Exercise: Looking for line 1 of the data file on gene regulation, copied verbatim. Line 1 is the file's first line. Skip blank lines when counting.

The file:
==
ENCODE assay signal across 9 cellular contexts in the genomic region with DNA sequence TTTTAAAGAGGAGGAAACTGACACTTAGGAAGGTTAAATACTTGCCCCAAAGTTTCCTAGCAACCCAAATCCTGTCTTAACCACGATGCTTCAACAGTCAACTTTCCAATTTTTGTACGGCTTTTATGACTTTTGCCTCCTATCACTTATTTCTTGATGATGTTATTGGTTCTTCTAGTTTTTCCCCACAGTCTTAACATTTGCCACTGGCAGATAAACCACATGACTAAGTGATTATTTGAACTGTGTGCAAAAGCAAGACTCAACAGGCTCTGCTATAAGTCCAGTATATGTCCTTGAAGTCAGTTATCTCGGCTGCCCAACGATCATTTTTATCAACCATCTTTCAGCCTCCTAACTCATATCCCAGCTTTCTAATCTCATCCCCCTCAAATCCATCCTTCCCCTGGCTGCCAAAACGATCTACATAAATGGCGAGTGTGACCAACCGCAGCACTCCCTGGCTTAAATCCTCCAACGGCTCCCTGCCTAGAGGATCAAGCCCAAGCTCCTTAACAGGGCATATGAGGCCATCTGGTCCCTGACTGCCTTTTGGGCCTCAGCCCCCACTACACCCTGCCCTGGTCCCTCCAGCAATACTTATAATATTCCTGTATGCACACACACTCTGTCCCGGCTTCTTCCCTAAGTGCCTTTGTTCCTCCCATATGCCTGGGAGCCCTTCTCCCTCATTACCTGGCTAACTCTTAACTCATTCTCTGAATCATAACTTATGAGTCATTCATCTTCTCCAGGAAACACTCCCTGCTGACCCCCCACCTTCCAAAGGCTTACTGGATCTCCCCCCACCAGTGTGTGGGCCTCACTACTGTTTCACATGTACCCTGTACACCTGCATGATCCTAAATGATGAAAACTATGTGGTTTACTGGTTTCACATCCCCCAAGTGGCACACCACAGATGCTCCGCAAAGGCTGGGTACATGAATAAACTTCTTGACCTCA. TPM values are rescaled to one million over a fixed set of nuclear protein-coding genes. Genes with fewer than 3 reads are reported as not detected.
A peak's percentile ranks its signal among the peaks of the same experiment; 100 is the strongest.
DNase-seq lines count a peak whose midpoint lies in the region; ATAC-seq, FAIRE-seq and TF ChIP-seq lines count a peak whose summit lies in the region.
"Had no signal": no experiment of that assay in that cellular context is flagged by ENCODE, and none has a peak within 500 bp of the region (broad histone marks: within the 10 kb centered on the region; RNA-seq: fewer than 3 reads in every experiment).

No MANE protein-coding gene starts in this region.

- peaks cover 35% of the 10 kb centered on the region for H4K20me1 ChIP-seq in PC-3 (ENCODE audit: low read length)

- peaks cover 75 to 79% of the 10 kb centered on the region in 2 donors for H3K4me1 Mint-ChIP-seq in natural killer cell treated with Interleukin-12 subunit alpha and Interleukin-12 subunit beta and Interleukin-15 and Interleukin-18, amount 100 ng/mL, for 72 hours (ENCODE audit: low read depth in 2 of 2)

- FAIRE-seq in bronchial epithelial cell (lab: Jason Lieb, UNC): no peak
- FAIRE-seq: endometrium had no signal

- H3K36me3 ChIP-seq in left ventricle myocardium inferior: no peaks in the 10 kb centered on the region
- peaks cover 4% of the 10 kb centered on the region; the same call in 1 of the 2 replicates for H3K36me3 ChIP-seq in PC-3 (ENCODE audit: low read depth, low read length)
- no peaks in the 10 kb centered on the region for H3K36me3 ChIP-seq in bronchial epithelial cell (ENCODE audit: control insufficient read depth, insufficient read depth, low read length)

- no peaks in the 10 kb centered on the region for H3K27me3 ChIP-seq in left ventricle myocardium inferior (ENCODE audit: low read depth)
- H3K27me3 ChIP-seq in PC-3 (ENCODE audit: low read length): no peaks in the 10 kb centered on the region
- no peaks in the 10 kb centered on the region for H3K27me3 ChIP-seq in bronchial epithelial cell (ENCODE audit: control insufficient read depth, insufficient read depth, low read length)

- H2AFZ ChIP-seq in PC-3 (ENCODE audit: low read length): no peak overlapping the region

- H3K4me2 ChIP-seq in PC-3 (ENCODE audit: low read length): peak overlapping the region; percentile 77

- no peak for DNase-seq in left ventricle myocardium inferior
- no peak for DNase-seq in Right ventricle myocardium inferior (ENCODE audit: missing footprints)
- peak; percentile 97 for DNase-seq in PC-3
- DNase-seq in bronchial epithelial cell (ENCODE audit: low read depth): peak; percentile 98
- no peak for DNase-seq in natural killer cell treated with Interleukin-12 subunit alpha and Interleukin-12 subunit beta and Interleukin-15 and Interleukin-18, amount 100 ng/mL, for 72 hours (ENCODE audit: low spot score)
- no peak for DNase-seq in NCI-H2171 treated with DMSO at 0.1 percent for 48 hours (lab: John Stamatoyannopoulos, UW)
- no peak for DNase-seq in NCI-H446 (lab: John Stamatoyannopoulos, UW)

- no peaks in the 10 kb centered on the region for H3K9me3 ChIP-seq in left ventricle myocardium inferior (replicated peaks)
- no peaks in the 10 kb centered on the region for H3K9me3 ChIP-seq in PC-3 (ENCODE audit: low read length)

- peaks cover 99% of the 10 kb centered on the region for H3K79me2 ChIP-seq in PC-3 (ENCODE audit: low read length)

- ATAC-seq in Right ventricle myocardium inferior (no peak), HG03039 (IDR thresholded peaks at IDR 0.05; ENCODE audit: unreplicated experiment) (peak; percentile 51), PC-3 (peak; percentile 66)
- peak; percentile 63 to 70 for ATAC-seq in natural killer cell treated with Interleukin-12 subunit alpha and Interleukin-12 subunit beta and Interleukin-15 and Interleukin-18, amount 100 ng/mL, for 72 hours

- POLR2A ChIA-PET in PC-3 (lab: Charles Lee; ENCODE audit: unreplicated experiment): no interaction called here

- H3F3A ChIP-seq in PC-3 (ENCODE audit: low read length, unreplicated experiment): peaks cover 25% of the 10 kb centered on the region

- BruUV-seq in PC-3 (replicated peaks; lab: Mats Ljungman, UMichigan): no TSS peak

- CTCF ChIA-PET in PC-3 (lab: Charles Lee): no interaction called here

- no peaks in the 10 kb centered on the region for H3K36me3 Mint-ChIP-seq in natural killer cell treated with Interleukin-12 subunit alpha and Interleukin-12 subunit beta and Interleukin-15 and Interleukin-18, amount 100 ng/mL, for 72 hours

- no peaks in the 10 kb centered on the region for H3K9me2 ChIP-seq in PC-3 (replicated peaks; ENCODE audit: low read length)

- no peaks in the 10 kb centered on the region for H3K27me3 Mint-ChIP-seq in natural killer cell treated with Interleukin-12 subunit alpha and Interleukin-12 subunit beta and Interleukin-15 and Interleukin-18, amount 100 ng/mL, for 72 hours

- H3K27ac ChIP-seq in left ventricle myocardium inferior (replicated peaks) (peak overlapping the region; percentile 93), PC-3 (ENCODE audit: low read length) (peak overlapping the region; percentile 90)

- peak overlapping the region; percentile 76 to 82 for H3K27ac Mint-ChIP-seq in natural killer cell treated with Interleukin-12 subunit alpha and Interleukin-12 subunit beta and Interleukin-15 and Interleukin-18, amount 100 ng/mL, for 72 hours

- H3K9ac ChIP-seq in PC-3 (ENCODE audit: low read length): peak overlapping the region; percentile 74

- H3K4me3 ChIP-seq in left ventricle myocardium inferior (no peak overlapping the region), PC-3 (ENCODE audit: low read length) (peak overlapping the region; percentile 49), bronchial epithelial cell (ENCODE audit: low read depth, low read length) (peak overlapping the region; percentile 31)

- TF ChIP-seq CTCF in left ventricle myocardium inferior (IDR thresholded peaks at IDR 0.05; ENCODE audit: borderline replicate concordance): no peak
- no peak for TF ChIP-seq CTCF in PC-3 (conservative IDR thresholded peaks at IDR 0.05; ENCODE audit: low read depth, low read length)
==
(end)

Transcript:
ENCODE assay signal across 9 cellular contexts in the genomic region with DNA sequence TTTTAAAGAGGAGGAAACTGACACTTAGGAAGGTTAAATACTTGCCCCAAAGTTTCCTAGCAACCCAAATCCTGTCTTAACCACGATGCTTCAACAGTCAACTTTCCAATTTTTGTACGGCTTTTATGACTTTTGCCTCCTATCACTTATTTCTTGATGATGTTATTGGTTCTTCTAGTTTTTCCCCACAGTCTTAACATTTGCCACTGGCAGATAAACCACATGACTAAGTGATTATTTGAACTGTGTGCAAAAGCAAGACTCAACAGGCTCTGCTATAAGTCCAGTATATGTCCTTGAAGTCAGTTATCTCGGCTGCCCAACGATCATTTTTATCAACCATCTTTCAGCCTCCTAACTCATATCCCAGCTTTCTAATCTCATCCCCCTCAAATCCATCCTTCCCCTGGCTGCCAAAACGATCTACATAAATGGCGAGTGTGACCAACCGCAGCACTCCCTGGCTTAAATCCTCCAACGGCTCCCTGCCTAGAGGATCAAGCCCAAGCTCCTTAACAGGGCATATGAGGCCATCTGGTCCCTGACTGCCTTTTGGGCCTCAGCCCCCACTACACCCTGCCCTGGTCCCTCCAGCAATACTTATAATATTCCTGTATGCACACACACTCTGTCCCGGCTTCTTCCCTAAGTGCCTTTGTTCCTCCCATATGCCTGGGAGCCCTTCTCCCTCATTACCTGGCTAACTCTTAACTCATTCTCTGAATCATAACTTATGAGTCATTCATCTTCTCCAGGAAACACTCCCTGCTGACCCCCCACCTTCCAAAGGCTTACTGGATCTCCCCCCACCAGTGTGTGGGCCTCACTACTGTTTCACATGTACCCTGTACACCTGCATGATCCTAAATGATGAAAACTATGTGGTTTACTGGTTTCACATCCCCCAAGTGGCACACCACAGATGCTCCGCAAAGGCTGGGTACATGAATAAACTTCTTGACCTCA. TPM values are rescaled to one million over a fixed set of nuclear protein-coding genes. Genes with fewer than 3 reads are reported as not detected.